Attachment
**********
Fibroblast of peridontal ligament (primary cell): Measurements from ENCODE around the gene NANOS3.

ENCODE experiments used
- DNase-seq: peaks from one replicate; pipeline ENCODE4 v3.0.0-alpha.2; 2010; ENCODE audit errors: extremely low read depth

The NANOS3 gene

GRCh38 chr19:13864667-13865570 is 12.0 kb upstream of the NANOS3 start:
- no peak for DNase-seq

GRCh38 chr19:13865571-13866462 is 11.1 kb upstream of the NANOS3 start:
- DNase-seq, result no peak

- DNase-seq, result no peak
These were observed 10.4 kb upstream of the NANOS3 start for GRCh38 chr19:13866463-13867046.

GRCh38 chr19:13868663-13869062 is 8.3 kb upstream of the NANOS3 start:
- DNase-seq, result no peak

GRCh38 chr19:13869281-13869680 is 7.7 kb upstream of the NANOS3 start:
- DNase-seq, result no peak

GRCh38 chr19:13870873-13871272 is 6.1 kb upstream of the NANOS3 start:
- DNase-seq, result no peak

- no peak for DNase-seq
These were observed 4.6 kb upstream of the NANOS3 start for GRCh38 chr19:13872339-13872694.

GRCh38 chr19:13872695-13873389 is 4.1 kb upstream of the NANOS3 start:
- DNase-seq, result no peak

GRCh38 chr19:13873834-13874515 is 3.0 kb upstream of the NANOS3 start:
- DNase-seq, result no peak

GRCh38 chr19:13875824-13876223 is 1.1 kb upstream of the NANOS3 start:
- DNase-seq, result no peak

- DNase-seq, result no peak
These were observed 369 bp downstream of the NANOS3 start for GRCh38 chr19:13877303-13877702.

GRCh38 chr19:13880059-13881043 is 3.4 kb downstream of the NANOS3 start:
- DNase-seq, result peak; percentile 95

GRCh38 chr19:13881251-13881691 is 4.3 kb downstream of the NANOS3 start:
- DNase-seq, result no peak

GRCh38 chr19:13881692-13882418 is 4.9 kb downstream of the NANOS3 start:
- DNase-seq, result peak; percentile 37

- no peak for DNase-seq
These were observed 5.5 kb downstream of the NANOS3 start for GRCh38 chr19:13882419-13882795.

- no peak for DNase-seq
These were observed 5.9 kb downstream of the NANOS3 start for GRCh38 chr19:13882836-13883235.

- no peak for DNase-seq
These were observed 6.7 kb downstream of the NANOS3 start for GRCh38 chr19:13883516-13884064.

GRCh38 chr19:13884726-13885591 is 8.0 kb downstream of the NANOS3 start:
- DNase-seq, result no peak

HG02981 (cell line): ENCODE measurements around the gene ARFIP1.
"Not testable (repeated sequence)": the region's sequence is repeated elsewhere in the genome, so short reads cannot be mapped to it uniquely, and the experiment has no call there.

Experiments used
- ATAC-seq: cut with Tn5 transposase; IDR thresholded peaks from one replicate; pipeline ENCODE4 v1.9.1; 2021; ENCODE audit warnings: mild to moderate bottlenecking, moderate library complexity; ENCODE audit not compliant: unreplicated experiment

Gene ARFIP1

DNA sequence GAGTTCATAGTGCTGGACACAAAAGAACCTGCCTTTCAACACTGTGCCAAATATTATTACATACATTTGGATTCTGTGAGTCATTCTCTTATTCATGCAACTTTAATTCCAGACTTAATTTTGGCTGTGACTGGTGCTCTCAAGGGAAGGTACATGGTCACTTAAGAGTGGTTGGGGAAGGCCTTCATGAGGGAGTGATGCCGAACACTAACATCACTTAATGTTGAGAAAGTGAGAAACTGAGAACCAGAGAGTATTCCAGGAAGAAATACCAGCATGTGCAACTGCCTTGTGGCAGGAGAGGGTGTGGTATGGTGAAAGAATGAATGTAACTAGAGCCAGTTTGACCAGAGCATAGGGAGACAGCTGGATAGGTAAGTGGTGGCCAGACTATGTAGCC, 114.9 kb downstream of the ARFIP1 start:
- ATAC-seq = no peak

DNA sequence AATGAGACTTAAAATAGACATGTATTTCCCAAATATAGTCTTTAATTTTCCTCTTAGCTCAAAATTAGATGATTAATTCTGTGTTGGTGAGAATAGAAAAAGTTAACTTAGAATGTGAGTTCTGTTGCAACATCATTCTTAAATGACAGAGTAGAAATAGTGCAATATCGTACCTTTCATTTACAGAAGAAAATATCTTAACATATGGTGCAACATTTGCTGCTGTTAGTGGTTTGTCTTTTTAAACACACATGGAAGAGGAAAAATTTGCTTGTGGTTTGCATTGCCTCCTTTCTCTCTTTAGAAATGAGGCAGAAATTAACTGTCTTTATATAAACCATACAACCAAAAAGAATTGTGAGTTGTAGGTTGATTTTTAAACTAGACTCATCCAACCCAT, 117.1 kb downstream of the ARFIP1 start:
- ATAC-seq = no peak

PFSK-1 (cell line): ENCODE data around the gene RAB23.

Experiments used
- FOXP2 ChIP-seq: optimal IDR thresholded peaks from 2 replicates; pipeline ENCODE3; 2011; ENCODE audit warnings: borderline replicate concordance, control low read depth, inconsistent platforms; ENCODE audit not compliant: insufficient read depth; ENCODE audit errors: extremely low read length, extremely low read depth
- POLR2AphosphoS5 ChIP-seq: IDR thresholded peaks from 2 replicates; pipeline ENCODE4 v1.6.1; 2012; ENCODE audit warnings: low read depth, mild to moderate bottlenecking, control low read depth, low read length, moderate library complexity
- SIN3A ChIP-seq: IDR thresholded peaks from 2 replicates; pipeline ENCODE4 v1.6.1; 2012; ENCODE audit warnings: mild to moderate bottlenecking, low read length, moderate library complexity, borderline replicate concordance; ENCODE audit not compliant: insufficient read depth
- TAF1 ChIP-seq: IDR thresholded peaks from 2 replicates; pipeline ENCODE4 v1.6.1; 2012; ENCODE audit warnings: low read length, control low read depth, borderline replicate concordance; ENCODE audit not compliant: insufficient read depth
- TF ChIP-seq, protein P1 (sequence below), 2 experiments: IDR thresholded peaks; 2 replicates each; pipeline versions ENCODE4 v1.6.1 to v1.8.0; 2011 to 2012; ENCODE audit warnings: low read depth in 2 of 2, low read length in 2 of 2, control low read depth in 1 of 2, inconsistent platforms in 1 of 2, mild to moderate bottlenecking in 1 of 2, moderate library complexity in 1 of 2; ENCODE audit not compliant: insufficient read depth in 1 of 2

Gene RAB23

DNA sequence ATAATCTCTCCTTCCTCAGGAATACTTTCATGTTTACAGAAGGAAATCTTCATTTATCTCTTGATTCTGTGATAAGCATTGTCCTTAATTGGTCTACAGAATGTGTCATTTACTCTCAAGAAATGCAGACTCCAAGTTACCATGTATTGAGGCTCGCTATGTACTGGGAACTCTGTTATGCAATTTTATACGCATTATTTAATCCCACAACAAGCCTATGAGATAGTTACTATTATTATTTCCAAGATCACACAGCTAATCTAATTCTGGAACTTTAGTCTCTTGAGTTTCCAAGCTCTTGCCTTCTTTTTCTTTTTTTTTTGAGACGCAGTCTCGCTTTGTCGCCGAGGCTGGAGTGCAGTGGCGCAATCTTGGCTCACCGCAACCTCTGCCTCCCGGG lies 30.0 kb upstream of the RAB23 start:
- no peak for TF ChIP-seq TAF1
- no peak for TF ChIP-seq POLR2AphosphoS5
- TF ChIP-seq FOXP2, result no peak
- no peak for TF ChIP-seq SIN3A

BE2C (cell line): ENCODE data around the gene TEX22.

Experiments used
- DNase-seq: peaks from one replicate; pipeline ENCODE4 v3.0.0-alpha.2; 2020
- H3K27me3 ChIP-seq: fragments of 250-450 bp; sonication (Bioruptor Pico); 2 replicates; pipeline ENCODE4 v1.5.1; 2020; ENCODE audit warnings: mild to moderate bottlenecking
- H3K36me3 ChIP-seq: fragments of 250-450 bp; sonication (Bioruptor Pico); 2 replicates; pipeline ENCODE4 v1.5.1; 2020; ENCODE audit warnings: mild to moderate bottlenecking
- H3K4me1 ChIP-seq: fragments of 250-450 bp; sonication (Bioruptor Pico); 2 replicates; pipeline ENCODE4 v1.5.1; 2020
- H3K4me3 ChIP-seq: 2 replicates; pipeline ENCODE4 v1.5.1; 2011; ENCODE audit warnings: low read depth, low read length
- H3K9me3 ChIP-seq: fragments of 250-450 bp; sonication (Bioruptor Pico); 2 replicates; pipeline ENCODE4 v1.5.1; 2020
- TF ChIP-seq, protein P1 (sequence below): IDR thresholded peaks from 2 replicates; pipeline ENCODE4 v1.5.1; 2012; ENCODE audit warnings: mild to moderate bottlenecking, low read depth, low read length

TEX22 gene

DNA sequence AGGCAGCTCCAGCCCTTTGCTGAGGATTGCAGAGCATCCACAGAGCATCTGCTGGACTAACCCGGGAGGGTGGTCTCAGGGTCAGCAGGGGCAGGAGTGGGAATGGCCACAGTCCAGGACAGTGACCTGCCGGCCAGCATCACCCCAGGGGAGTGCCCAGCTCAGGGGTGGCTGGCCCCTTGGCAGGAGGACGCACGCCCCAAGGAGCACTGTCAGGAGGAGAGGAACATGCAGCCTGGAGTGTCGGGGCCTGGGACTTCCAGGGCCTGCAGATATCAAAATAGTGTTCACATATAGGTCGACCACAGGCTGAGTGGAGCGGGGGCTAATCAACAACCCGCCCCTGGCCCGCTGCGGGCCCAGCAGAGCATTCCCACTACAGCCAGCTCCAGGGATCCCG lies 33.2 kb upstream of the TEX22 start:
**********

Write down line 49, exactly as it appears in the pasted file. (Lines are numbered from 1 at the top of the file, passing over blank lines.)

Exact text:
- ATAC-seq = no peak